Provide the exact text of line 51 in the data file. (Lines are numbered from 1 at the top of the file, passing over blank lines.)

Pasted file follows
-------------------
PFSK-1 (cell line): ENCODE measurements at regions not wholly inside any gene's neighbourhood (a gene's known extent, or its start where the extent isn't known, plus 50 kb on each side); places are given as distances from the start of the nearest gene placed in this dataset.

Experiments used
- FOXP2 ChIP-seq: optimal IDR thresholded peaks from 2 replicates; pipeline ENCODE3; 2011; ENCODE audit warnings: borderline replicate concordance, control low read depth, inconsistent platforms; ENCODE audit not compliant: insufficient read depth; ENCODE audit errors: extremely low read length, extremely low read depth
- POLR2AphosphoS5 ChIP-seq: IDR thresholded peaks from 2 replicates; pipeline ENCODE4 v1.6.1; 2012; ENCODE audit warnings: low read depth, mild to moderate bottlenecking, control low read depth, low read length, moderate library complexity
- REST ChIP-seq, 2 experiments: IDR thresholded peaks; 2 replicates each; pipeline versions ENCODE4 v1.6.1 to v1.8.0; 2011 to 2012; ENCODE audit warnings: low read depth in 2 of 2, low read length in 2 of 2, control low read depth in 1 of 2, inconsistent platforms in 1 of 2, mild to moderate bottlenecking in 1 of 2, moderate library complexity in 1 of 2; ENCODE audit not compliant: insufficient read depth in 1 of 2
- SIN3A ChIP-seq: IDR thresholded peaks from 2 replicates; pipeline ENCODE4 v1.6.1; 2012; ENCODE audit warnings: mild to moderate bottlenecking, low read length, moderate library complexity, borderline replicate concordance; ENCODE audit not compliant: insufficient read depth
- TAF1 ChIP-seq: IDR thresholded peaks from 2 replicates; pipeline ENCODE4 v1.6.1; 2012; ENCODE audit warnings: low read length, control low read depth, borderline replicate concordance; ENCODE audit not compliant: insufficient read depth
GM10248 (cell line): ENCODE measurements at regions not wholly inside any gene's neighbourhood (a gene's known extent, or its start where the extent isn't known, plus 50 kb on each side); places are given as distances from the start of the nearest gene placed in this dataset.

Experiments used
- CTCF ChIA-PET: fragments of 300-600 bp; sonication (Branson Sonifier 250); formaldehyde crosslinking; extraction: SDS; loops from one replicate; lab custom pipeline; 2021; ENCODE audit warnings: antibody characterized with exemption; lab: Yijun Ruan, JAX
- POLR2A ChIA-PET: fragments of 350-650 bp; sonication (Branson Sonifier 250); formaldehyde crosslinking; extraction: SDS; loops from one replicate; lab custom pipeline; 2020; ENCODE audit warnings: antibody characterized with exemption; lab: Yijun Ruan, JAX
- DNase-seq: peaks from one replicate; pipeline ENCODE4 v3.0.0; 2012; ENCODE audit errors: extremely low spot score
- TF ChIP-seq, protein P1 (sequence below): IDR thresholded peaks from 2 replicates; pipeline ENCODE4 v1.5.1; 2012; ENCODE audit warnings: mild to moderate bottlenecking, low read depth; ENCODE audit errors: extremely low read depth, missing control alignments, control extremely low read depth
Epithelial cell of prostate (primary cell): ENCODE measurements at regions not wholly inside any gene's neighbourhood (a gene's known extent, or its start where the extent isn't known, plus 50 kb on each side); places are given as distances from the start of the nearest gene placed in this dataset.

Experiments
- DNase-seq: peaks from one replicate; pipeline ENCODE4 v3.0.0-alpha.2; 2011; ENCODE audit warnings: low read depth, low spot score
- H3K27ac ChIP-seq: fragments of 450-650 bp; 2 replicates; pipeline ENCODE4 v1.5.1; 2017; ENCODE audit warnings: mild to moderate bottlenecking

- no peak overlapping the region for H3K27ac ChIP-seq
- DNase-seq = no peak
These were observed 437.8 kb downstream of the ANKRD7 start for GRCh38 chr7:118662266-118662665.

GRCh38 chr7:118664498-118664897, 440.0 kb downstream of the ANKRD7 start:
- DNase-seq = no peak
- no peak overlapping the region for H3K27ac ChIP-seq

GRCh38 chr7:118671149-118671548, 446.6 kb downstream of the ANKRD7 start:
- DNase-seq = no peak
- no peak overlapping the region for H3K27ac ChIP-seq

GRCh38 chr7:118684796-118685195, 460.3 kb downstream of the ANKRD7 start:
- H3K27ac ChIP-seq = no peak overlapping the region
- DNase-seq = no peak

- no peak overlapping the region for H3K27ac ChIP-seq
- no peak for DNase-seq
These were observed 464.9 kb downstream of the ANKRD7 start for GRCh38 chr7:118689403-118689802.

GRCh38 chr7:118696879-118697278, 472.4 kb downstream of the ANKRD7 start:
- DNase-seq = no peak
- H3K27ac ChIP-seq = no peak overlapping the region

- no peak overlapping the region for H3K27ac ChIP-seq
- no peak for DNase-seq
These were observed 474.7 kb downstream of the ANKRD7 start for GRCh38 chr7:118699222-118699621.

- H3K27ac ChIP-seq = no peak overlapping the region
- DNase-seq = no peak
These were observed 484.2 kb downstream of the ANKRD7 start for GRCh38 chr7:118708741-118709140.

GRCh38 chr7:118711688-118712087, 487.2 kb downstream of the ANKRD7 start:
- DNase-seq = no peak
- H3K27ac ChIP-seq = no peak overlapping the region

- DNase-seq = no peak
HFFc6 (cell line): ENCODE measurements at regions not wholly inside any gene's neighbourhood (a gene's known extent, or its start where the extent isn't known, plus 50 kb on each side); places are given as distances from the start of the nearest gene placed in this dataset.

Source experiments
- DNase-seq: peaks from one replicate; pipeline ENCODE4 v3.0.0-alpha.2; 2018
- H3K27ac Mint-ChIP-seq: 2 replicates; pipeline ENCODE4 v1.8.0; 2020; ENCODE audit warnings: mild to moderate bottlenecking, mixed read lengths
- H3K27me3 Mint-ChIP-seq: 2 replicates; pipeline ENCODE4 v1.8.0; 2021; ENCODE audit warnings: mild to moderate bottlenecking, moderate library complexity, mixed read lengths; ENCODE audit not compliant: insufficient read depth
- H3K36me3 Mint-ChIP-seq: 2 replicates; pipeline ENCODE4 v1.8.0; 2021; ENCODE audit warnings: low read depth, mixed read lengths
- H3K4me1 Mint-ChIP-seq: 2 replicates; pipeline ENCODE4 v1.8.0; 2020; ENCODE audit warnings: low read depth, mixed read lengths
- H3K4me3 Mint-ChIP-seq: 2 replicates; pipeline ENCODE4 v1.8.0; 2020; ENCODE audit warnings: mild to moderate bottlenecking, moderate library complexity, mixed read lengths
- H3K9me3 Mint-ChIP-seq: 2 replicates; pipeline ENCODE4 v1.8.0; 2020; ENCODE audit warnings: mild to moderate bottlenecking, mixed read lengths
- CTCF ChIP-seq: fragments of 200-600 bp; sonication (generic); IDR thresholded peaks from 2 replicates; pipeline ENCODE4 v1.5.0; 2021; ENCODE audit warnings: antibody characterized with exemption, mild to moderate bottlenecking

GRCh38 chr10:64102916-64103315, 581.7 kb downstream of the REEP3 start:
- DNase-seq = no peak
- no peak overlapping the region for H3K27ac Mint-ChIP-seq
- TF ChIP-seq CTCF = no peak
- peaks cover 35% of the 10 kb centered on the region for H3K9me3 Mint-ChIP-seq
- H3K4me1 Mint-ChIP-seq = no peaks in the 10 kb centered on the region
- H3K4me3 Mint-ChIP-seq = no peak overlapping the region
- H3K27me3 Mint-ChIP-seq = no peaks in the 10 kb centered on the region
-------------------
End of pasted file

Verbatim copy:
- H3K36me3 Mint-ChIP-seq: 2 replicates; pipeline ENCODE4 v1.8.0; 2021; ENCODE audit warnings: low read depth, mixed read lengths